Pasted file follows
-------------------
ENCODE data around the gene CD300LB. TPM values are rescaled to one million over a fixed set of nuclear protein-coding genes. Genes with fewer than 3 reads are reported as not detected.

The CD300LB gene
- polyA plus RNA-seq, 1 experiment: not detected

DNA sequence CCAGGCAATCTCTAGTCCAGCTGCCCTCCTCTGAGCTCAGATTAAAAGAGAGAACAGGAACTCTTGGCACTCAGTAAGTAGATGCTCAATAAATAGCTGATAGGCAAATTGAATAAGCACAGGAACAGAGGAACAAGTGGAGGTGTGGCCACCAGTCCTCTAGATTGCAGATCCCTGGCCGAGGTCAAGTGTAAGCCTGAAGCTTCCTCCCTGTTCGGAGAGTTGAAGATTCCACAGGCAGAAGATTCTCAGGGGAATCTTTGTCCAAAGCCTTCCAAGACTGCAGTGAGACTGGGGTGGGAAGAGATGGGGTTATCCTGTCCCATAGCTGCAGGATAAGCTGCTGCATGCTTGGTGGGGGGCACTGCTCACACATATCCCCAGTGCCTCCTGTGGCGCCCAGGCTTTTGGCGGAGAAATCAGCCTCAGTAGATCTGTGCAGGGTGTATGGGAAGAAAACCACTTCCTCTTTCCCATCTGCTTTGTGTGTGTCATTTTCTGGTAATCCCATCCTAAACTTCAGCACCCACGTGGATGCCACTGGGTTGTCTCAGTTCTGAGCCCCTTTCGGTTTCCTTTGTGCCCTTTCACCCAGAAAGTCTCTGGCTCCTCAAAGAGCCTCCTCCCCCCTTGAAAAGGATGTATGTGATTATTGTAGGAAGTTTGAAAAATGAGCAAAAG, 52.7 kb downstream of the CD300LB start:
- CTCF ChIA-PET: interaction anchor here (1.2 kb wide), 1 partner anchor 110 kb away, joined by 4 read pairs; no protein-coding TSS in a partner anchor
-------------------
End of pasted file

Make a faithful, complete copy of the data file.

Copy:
ENCODE data around the gene CD300LB. TPM values are rescaled to one million over a fixed set of nuclear protein-coding genes. Genes with fewer than 3 reads are reported as not detected.

The CD300LB gene
- polyA plus RNA-seq, 1 experiment: not detected

DNA sequence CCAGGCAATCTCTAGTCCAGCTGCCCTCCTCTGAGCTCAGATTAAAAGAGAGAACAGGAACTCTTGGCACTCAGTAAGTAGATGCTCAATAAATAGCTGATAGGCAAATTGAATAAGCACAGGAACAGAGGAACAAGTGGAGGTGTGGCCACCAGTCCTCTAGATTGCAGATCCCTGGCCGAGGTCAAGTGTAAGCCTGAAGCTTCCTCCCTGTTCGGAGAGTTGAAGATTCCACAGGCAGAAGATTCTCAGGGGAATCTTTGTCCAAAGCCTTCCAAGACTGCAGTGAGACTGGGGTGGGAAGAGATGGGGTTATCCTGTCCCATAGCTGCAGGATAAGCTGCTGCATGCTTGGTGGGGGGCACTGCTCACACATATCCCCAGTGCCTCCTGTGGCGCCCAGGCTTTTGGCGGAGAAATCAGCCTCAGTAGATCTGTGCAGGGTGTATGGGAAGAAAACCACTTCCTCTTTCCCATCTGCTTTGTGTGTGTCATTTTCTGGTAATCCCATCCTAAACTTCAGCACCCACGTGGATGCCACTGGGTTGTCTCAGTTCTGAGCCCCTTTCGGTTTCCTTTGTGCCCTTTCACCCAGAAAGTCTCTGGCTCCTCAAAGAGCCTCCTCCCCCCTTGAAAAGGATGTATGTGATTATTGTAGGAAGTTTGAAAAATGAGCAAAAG, 52.7 kb downstream of the CD300LB start:
- CTCF ChIA-PET: interaction anchor here (1.2 kb wide), 1 partner anchor 110 kb away, joined by 4 read pairs; no protein-coding TSS in a partner anchor